An Untapped Resource - AMA Specifications Sheets

A great example of an AMA Specifications sheet cover. Arrow denotes the submitter - the Chevrolet Engineering Center in 3-11-1957. Who would be a more definitive source!



by Society Staff
Reprint with permission only

No, "AMA", in this case, doesn't stand for American Medical Association, it stands for "Automobile Manufacturers Association". Created in 1934 from a loose association of the US manufacturers, it became a huge voice for the industry both as a lobbyist and as a standards setter. It was instrumental in converting the auto industry into a massive war machine during early WW II. Throughout its life, it had a large impact on how the industry reacted to the public, Congress, and the media.

The most significant example that is well known was its ability to get the manufacturers out of factory sponsored racing in 1957. (If you want to learn more about the AMA, each brand for which we have sheets has a short history of the Association in our Tech Section). You can see an example HERE.

Why is this important? Because as part of its "management" of the industry, from day one in 1934, it required the membership to submit detailed specification sheets on every make and model car they produced. When we say "detailed" we mean detailed. These sheets started out at about 10 pages per vehicle, and in the heyday of the 80s grew to over 50 pages!

Imagine, a detailed look at every vehicle from a specifications point of view from engine specifications to fuses – containing part numbers and the like. And what makes these sheets significant is that they were submitted by the factories, making them a primary source. If you want to argue whether fuel injection and 4-speed transmissions were available for the 1957 Chevrolet Bel Air, these sheets will officially prove or disprove your choice. (Answer, yes, and yes). Confirm it HERE on pages 2A and 12.

Researchers and writers, scholars and enthusiasts can have a definitive bible to end not only arguments but ensure that the facts are straight. It might also put to rest claimed factory delivered options and equipment. Surely factory correspondence and bulletins may contain this information – and some information found here may appear in service manuals and other factory correspondence, but much may no longer exist or may be buried in libraries and archives. Why not use a simple, definitive source?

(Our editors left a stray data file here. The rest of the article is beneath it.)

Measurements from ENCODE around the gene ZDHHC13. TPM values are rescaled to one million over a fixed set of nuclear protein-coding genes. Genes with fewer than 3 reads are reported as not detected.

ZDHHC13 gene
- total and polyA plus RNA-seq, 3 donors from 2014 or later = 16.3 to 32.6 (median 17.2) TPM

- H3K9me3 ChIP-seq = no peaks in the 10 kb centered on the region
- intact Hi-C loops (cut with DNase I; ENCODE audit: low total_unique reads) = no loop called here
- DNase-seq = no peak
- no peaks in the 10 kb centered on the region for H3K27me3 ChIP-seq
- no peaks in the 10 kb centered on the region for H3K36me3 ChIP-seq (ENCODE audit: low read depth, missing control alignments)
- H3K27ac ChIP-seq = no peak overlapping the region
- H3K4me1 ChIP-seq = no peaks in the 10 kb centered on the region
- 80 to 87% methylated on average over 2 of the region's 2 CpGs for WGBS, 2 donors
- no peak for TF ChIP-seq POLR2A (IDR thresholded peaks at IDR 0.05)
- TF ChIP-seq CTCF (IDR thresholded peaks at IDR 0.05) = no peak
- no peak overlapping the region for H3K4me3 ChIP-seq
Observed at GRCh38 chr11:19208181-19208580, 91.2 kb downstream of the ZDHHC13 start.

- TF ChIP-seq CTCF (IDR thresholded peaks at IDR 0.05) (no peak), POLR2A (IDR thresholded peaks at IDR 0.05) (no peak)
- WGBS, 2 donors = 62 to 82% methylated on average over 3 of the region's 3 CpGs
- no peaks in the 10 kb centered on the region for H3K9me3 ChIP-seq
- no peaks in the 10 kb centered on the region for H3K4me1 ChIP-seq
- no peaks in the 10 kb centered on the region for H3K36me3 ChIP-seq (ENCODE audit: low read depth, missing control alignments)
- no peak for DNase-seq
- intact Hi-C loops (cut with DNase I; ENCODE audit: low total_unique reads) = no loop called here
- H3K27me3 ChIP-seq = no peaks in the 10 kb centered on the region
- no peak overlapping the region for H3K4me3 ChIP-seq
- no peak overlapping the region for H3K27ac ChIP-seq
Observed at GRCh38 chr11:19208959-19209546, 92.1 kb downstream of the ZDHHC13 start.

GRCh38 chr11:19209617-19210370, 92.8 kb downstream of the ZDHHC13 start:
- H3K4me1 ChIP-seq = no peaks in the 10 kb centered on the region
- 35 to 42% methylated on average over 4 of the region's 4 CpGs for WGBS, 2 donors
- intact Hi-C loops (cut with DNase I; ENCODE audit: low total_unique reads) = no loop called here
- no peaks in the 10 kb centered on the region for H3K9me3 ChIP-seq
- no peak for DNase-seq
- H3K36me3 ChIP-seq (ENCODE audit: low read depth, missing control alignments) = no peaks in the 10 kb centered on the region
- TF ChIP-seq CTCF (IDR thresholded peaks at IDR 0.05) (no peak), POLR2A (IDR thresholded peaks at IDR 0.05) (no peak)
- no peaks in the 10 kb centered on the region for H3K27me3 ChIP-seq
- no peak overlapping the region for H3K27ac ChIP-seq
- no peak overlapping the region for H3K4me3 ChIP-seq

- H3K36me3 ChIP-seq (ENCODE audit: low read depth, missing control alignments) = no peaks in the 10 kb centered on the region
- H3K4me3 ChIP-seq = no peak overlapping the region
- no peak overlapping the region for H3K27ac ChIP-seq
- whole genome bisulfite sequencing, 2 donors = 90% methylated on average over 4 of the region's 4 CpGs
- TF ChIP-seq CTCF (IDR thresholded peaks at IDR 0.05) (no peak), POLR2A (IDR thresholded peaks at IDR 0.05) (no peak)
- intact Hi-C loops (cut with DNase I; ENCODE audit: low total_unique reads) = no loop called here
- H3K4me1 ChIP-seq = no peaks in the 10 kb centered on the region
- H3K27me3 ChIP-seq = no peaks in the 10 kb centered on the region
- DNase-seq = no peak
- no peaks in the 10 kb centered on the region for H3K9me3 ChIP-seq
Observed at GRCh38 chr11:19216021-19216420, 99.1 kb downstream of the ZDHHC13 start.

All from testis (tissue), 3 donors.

We know that there are classic and muscle car authentication organizations out there that are totally unaware of these sheets – a definitive tool to assist them in their duty, but one that is shrouded in mystery or largely ignored - because so few have seen the light.

The Society has been aware of these sheets since its inception and have been tracking them down from day one. As of today, we have over 1,100 of these sheets published on our site that you can download any time.

We are adding these sheets monthly and will continue to do so, but our question is – who should be referencing them? If you are an auto writer or researcher, before you put pen to paper on you next project, we urge you to reference these sheets. They are located in our Technical Section HERE, by Brand, under Section 10.5 AMA/MVMA Spec Sheets.


We'd also like to encourage those of you who may have some of these sheets to step forward and offer us a digital copy so we may flesh out our collection (this would also save us the time of scanning and cleaning those that we find, a great help given our limited resources).

Contact us at librarian@ahpsoc.org if you have some sheets to share. Understand that we have some in place that we have yet to load, so don't be surprised if, by chance, we say "we've got that one". Regardless, we'd like to hear from you if you have any.

Thanks

 

 
 

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